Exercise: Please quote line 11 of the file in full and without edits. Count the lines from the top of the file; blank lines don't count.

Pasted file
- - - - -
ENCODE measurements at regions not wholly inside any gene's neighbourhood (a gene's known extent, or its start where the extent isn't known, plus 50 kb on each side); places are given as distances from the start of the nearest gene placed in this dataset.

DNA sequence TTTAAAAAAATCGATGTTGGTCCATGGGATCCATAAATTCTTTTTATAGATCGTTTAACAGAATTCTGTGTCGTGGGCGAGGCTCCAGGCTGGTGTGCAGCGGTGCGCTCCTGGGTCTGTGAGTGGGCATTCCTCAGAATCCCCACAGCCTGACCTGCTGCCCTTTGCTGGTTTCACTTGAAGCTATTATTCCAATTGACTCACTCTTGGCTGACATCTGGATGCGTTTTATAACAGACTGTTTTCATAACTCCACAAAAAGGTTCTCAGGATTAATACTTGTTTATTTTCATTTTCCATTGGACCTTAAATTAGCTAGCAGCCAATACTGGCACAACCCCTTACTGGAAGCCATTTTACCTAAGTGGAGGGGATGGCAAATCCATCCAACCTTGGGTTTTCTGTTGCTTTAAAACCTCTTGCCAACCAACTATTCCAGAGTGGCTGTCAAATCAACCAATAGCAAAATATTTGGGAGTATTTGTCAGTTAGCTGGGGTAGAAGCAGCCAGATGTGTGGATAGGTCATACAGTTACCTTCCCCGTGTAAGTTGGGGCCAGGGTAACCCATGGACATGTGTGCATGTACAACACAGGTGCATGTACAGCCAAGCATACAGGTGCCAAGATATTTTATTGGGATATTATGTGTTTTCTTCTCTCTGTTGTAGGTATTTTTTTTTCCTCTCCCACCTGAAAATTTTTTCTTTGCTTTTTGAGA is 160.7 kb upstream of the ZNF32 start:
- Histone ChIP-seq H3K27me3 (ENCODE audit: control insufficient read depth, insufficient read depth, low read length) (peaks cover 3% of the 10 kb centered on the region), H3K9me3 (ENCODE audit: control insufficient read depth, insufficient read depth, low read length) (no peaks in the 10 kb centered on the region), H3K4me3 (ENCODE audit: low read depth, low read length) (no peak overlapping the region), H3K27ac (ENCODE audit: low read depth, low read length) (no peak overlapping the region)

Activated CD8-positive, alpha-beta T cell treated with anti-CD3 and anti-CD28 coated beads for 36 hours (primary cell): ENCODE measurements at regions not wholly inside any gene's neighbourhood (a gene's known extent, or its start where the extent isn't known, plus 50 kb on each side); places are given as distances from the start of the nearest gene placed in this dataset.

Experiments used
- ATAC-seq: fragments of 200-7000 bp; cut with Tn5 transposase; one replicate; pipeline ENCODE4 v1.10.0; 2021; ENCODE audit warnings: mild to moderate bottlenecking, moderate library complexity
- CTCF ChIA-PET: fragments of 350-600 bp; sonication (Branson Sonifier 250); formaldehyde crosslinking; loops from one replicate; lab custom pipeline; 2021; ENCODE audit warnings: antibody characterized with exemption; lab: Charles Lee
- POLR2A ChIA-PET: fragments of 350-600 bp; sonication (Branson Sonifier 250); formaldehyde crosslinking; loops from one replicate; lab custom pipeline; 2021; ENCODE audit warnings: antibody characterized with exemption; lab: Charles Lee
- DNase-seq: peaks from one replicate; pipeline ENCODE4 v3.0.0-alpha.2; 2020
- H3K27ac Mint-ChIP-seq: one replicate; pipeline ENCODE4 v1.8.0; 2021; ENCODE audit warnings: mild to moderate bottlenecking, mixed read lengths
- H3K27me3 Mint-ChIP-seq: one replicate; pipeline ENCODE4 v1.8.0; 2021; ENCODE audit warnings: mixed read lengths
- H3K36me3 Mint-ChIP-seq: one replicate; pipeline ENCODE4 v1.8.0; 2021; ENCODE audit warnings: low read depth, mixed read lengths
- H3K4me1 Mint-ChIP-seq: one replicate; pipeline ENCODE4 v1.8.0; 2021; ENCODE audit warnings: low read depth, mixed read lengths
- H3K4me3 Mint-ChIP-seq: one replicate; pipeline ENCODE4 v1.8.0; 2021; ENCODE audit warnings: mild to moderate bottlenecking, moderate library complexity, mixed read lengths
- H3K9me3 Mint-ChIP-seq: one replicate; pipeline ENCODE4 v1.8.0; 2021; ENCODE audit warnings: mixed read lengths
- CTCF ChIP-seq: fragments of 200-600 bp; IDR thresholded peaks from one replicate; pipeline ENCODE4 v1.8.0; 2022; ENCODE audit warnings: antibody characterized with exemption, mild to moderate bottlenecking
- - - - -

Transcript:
- H3K27me3 Mint-ChIP-seq: one replicate; pipeline ENCODE4 v1.8.0; 2021; ENCODE audit warnings: mixed read lengths